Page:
About the picture: I’d been sitting on Union Square for a while, reading a book and listening to the street musicians nearby. It was interesting to see them interact with everyone who came up to them, European tourists, random passersby. Then there was a guy who asked them if his son could play the drums for a bit. They humored him and were immediately surprised by how good the boy was. He drew a bigger crowd than the two men could muster — After all, who doesn’t love magical little boy musicians (See August Rush)? Afterward, one of the street musicians said to the boy, “You made my day, my week, my hope for the next generation.”

Part Two: Falling & Rising

“Why do you want to work so hard?” my dad asked. He was against it from the start. So was my mother.

After getting laid off from a reporting job, I moved back home to think about what I wanted to do with myself. Teach English abroad, go back to school, consider nonprofits, move somewhere, anywhere. The list went on and on, and I was so sure I’d left journalism for good.

I saved my unemployment checks and the money I earned from a summerlong stint as a document reviewer at a law firm. The pay there was decent, the job easy but incredibly tedious. Day in and day out I sat in front of a computer scanning thousands of documents, barely getting up except for a 30-minute lunch break. I knew I didn’t want to spend 40 hours of my week on something I wasn’t passionate about. I still wanted to be a writer.

So there I was, standing in the kitchen probably with a glass of water or whatever I innocently went there for, and there was my dad or mom, taking turns it seemed, asking the same questions.

“Why do you want to work so hard?”

“Why don’t you just stay here and live here for free?”

And the just as irritating non-question: “I think you’re making a mistake.”

I’d always planned to move to New York; it was just a matter of when. When it became clear I wouldn’t be able to afford to go to college in the city, I decided to postpone the move until graduation. Then, when it became clear I’d probably position myself better with meaningful work experience at a small newspaper, I postponed it until after my first post-college job. Five years, I told myself. In five years, I’ll move on from here and see what happens.

But after about two years, my job was gone. I hadn’t counted on the economy collapsing or for the newspaper industry to be in shambles so quickly. Not interested in churning out stories in another small city in another small newspaper that probably would have its own round of layoffs, I knew I was done. This, despite sacrificing my grades and sleep to produce the college newspaper. This, despite spending my summers in remote towns in southwest Virginia to work 40 hours or more, often including weekends, at small newspapers. I cried about it once. Once, a few nights after I learned the news, I had a few glasses of wine with my roommate and cried, alone, before bed.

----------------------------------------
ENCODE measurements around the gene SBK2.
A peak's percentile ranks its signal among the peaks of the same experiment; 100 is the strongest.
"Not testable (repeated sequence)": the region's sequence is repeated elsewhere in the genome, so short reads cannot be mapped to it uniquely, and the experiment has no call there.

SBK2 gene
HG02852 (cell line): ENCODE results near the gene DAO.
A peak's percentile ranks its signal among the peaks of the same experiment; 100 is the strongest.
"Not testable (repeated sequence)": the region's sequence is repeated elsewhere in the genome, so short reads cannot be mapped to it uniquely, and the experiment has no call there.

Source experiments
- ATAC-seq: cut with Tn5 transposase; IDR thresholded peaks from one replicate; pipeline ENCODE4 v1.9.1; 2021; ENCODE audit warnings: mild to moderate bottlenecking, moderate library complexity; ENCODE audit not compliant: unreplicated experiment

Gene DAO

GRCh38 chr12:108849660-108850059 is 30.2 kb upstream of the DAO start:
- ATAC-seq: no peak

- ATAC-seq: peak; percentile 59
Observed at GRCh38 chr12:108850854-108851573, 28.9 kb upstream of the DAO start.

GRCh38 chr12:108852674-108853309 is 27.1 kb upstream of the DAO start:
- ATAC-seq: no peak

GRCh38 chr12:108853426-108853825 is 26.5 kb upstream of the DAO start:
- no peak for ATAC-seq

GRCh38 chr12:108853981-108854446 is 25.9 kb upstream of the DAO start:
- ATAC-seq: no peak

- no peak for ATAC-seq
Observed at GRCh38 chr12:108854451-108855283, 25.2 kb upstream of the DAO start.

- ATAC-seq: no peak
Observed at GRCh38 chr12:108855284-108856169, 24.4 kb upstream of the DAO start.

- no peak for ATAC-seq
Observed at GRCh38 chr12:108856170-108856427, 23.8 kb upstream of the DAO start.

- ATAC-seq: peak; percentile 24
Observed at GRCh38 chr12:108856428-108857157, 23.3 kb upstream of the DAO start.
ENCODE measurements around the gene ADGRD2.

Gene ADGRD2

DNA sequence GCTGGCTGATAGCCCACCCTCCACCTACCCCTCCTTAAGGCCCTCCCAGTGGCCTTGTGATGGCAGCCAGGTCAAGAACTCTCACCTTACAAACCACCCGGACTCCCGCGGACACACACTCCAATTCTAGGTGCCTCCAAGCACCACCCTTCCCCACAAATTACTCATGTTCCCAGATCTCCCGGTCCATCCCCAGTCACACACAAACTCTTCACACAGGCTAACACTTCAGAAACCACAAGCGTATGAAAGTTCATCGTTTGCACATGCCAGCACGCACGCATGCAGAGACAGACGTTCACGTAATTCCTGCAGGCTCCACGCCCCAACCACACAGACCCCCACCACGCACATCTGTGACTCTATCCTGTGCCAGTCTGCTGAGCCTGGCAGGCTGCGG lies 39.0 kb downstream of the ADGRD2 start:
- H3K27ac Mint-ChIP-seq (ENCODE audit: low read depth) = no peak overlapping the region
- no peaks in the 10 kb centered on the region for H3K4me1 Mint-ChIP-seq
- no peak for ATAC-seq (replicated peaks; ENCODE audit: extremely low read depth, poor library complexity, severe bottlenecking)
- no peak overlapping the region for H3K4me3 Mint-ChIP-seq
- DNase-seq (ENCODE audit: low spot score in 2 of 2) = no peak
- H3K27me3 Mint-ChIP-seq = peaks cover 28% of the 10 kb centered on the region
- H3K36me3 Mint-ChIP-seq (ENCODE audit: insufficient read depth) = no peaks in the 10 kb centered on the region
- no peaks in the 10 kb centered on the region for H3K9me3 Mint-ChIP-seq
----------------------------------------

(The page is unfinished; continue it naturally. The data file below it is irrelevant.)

But I’m pretty ambitious, naively so, that after two weeks back home sleeping and doing nothing, I decided to make new goals. I began waking up earlier than I did when I had a job, running for fun, and planning my move, jobless, to New York. I didn’t tell many people about it, partly because I was afraid of failing. And in a world where friends broadcast the most inane things on Facebook, no one else really needed to know.

I knew regardless of what I ended up doing in New York, I was going to write about it. It all came down to what drew me to journalism in the first place. But at 24, I didn’t quite have the life experience that made for compelling writing. I needed to jolt my system, to venture outside my comfort zone, and to be around others who were looking for the same thing.

Eight months after I moved back home, I was gone.

This is the second of three entries in a series I’ve so dramatically titled “The NYC Chronicles.” You can find the first one here and the third and last installment here.

Image: A summer night in downtown Richmond, 2009

Part One: Daily Battles

Part One: Daily Battles


Living in New York is different as an adult.

Before moving back, I had a 13-year-old frame of reference of city life — rollerblading in the park, sitting on someone’s stoop on hot days, going to Manhattan in herds.

Most have a hard time believing I spent part of my childhood in the Bronx. There’s a certain accent I apparently am supposed to have, a certain mannerism I lack. But if you looked hard enough, you’d see flashes of the Bronx. The chicken neck in fits of annoyance, the love of ’90s R&B and hip-hop and, at the time, only ’90s R&B and hip-hop, a wariness of unsolicited acts of kindness. Continue reading “Part One: Daily Battles”